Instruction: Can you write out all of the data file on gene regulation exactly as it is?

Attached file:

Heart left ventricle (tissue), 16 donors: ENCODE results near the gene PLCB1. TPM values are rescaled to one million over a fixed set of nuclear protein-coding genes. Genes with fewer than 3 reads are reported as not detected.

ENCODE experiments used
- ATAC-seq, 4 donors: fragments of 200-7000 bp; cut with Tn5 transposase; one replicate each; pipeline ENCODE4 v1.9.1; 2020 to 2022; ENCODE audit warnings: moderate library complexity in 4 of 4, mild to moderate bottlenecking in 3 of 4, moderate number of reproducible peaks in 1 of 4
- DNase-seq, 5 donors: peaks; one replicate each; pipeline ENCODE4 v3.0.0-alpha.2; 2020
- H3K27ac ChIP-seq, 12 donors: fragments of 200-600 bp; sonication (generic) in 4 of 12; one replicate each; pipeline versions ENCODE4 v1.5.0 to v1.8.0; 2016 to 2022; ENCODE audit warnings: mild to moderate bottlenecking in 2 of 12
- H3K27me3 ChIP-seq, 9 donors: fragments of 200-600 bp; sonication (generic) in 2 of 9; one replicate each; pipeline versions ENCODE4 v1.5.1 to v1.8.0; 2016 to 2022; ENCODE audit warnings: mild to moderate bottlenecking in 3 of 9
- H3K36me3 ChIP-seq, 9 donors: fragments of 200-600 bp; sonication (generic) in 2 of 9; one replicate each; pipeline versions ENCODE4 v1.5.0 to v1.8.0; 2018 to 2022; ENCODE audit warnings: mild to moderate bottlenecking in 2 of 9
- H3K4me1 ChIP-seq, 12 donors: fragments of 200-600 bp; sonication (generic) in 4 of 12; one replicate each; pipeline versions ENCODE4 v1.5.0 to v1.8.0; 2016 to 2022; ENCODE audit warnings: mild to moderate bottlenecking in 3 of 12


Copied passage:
Heart left ventricle (tissue), 16 donors: ENCODE results near the gene PLCB1. TPM values are rescaled to one million over a fixed set of nuclear protein-coding genes. Genes with fewer than 3 reads are reported as not detected.

ENCODE experiments used
- ATAC-seq, 4 donors: fragments of 200-7000 bp; cut with Tn5 transposase; one replicate each; pipeline ENCODE4 v1.9.1; 2020 to 2022; ENCODE audit warnings: moderate library complexity in 4 of 4, mild to moderate bottlenecking in 3 of 4, moderate number of reproducible peaks in 1 of 4
- DNase-seq, 5 donors: peaks; one replicate each; pipeline ENCODE4 v3.0.0-alpha.2; 2020
- H3K27ac ChIP-seq, 12 donors: fragments of 200-600 bp; sonication (generic) in 4 of 12; one replicate each; pipeline versions ENCODE4 v1.5.0 to v1.8.0; 2016 to 2022; ENCODE audit warnings: mild to moderate bottlenecking in 2 of 12
- H3K27me3 ChIP-seq, 9 donors: fragments of 200-600 bp; sonication (generic) in 2 of 9; one replicate each; pipeline versions ENCODE4 v1.5.1 to v1.8.0; 2016 to 2022; ENCODE audit warnings: mild to moderate bottlenecking in 3 of 9
- H3K36me3 ChIP-seq, 9 donors: fragments of 200-600 bp; sonication (generic) in 2 of 9; one replicate each; pipeline versions ENCODE4 v1.5.0 to v1.8.0; 2018 to 2022; ENCODE audit warnings: mild to moderate bottlenecking in 2 of 9
- H3K4me1 ChIP-seq, 12 donors: fragments of 200-600 bp; sonication (generic) in 4 of 12; one replicate each; pipeline versions ENCODE4 v1.5.0 to v1.8.0; 2016 to 2022; ENCODE audit warnings: mild to moderate bottlenecking in 3 of 12